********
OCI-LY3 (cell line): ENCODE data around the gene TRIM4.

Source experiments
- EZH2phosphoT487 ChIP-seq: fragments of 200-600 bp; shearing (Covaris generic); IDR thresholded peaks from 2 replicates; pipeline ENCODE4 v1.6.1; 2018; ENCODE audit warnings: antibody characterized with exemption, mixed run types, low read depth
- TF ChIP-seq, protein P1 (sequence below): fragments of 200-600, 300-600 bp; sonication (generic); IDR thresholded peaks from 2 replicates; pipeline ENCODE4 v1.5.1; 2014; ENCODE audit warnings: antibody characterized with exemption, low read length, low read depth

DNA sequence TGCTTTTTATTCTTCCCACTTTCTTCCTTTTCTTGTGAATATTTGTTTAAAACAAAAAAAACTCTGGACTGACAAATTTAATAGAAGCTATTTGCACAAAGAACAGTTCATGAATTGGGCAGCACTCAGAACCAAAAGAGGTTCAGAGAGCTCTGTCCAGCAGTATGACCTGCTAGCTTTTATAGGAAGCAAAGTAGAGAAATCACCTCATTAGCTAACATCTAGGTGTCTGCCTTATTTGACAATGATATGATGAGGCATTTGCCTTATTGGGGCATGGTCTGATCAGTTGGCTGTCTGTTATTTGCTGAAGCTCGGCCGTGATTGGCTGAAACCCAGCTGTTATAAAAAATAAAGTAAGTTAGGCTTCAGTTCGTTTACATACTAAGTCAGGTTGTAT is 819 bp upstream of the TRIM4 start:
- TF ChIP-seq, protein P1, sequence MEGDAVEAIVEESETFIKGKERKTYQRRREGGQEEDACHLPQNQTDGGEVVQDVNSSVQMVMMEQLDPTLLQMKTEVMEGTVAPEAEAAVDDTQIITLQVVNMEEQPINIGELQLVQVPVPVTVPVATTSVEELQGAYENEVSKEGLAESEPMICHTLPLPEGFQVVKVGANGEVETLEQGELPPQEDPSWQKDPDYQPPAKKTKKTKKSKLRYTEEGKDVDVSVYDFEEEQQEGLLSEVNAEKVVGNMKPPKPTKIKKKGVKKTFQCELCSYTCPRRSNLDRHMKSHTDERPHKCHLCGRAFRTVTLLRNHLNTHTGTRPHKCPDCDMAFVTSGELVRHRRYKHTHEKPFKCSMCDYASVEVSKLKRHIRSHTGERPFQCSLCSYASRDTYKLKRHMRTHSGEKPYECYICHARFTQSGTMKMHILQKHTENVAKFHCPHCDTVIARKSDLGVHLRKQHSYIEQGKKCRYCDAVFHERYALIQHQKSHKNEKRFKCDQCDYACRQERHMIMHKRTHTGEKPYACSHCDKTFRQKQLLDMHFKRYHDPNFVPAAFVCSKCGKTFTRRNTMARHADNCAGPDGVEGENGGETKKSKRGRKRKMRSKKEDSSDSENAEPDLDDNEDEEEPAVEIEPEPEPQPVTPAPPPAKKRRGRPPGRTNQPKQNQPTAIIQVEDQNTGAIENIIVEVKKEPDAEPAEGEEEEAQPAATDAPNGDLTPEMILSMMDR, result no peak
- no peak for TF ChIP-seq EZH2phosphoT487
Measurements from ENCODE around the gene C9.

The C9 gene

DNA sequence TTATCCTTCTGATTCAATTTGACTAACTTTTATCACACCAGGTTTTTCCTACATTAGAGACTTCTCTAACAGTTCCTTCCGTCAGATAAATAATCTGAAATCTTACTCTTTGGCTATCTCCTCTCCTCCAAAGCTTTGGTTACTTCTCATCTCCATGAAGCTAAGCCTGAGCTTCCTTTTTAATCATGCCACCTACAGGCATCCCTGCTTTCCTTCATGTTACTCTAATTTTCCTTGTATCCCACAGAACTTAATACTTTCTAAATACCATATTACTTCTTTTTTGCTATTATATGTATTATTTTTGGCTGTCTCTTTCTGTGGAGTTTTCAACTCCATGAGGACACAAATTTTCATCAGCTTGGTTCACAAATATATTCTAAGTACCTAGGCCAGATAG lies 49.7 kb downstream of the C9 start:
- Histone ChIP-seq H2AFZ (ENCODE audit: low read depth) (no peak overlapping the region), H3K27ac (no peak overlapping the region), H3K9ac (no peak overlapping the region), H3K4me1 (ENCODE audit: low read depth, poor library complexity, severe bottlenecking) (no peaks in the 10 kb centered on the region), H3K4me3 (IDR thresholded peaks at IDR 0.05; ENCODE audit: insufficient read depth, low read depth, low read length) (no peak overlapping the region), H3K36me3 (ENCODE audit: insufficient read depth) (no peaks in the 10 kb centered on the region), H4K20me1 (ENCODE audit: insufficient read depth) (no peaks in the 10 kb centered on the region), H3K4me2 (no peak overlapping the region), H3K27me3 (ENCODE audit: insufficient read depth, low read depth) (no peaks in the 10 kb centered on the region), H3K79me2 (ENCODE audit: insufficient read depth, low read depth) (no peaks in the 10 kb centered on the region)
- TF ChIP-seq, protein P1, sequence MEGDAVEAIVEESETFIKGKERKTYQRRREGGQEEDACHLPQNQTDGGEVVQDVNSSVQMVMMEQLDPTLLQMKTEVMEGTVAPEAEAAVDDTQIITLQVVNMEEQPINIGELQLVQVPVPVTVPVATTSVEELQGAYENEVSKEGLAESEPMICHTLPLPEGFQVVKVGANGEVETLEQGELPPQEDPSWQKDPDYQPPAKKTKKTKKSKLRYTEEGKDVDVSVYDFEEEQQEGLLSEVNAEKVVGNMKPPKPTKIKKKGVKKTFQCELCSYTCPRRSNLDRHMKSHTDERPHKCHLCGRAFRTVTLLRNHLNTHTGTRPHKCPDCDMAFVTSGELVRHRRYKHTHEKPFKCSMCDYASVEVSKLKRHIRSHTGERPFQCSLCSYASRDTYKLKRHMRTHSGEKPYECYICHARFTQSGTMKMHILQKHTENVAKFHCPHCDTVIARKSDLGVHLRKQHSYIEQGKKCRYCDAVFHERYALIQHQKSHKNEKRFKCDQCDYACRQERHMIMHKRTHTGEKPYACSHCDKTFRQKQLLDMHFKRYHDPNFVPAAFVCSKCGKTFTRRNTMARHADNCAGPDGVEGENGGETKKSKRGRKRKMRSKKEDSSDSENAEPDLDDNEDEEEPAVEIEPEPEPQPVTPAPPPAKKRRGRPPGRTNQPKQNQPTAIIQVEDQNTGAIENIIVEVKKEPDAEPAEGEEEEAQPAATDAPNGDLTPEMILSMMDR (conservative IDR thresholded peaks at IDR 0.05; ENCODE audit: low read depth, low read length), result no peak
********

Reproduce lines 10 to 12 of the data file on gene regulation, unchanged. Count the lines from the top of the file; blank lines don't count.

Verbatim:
DNA sequence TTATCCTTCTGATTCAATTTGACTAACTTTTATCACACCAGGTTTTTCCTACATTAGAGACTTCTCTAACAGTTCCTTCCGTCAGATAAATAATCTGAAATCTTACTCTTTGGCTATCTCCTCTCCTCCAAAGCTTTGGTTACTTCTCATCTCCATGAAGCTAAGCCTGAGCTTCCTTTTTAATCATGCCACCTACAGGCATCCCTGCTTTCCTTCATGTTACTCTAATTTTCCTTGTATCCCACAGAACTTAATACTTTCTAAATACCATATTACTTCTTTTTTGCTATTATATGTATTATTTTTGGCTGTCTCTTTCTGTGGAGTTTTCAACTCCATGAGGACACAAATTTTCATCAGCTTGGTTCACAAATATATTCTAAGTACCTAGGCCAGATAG lies 49.7 kb downstream of the C9 start:
- Histone ChIP-seq H2AFZ (ENCODE audit: low read depth) (no peak overlapping the region), H3K27ac (no peak overlapping the region), H3K9ac (no peak overlapping the region), H3K4me1 (ENCODE audit: low read depth, poor library complexity, severe bottlenecking) (no peaks in the 10 kb centered on the region), H3K4me3 (IDR thresholded peaks at IDR 0.05; ENCODE audit: insufficient read depth, low read depth, low read length) (no peak overlapping the region), H3K36me3 (ENCODE audit: insufficient read depth) (no peaks in the 10 kb centered on the region), H4K20me1 (ENCODE audit: insufficient read depth) (no peaks in the 10 kb centered on the region), H3K4me2 (no peak overlapping the region), H3K27me3 (ENCODE audit: insufficient read depth, low read depth) (no peaks in the 10 kb centered on the region), H3K79me2 (ENCODE audit: insufficient read depth, low read depth) (no peaks in the 10 kb centered on the region)
- TF ChIP-seq, protein P1, sequence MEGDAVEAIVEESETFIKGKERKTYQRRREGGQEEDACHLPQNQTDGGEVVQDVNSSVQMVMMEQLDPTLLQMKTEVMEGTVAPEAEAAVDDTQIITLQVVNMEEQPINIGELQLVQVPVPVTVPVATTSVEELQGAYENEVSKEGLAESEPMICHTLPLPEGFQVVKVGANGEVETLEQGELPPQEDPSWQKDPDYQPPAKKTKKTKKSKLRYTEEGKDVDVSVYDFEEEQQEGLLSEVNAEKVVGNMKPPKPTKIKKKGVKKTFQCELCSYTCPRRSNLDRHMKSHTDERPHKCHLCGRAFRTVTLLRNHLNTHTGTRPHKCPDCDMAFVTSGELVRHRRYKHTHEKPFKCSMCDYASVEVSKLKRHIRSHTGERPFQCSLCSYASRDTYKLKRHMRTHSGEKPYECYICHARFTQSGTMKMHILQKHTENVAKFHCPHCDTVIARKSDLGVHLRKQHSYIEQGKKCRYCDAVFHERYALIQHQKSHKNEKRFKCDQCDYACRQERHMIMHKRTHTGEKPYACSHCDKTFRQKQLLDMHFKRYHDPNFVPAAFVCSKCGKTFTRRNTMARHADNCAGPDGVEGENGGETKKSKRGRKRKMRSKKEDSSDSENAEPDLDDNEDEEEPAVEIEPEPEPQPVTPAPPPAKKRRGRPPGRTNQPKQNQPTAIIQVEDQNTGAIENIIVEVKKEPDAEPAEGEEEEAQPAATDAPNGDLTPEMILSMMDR (conservative IDR thresholded peaks at IDR 0.05; ENCODE audit: low read depth, low read length), result no peak